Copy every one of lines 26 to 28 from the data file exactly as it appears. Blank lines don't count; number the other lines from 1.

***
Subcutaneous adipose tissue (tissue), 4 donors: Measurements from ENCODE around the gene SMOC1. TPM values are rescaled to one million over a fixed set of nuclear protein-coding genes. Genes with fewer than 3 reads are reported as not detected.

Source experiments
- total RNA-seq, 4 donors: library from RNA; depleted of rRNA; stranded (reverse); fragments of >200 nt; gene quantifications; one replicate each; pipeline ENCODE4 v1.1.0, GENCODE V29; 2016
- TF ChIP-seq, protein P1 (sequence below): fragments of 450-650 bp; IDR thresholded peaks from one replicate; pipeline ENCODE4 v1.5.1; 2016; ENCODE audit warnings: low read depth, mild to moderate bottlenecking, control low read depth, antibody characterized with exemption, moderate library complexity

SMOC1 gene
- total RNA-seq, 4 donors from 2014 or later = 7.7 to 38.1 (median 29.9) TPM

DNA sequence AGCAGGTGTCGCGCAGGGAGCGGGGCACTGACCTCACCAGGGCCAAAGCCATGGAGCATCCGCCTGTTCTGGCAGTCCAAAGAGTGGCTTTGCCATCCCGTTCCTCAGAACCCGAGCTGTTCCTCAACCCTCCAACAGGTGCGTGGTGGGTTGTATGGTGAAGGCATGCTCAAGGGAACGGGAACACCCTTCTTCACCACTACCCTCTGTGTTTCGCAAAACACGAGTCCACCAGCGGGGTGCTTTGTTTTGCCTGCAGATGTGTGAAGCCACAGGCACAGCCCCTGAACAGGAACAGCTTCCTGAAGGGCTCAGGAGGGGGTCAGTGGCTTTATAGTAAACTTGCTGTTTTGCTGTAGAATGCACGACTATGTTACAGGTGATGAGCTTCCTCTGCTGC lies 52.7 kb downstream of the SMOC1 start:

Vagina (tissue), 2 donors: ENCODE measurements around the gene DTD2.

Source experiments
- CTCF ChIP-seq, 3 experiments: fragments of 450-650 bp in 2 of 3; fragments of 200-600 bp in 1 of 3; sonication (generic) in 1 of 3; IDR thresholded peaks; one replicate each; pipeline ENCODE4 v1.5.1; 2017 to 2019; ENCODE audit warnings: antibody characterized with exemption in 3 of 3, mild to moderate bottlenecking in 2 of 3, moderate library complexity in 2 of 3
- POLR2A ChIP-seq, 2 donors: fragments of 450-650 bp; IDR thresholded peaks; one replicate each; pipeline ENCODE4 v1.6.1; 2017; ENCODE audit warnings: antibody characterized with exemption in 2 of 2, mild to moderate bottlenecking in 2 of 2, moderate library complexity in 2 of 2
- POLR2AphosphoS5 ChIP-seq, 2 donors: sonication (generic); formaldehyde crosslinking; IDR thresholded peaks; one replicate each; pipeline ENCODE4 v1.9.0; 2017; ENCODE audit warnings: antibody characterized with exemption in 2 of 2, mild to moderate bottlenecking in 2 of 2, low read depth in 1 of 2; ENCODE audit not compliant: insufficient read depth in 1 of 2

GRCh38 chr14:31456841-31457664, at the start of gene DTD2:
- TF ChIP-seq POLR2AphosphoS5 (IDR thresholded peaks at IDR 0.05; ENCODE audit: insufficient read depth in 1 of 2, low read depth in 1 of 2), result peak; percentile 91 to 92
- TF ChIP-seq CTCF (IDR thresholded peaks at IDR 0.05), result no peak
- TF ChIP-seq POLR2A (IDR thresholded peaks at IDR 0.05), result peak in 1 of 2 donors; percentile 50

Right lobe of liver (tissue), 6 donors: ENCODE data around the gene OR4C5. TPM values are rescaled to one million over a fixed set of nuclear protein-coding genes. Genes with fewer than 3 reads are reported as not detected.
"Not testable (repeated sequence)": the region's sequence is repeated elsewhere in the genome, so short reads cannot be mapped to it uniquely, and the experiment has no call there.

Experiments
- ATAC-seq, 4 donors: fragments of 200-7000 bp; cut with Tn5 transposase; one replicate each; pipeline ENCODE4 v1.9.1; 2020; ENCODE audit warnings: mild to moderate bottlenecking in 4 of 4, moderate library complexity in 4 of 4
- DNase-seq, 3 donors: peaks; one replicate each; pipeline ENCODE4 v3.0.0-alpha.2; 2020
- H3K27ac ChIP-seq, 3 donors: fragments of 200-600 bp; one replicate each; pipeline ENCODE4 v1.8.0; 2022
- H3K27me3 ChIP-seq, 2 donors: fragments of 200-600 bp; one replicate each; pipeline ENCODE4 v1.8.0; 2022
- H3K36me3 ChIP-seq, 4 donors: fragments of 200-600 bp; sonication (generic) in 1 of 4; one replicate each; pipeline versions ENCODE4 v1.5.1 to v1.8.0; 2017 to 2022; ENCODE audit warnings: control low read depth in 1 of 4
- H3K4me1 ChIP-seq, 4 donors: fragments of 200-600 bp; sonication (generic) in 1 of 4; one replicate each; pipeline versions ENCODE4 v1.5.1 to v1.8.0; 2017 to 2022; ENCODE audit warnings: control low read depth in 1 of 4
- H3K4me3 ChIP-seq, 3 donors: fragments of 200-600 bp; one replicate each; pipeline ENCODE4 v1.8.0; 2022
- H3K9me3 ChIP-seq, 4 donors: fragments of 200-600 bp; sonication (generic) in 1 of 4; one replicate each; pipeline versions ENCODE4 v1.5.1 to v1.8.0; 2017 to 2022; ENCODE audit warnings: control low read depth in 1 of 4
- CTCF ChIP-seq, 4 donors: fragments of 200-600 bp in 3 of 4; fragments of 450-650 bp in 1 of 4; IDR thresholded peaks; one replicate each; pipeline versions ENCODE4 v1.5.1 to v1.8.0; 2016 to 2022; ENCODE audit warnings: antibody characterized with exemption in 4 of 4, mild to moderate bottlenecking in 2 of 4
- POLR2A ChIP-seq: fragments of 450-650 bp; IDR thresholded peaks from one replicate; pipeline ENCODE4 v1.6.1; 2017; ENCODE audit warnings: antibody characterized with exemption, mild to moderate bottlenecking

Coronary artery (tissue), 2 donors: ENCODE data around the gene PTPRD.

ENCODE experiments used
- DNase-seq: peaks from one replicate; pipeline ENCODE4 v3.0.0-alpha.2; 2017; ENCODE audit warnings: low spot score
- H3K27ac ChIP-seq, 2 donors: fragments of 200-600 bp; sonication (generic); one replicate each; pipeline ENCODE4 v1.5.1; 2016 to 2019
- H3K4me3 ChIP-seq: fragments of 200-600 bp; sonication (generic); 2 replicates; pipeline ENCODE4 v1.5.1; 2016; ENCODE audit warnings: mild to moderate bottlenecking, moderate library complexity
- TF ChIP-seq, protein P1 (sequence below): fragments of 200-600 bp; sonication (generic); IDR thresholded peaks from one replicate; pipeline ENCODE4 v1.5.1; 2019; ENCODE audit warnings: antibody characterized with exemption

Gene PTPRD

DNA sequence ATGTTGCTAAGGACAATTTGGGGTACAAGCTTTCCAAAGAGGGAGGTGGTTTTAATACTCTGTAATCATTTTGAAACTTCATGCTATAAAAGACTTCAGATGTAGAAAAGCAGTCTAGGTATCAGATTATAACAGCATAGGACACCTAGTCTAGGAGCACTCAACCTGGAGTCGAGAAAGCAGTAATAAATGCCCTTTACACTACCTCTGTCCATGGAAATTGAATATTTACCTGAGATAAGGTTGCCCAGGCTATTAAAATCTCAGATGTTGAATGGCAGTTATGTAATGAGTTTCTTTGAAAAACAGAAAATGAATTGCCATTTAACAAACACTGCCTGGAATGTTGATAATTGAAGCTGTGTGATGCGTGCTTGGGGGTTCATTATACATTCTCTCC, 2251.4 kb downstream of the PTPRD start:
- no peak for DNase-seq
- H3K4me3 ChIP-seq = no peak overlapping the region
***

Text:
- H3K4me3 ChIP-seq, 3 donors: fragments of 200-600 bp; one replicate each; pipeline ENCODE4 v1.8.0; 2022
- H3K9me3 ChIP-seq, 4 donors: fragments of 200-600 bp; sonication (generic) in 1 of 4; one replicate each; pipeline versions ENCODE4 v1.5.1 to v1.8.0; 2017 to 2022; ENCODE audit warnings: control low read depth in 1 of 4
- CTCF ChIP-seq, 4 donors: fragments of 200-600 bp in 3 of 4; fragments of 450-650 bp in 1 of 4; IDR thresholded peaks; one replicate each; pipeline versions ENCODE4 v1.5.1 to v1.8.0; 2016 to 2022; ENCODE audit warnings: antibody characterized with exemption in 4 of 4, mild to moderate bottlenecking in 2 of 4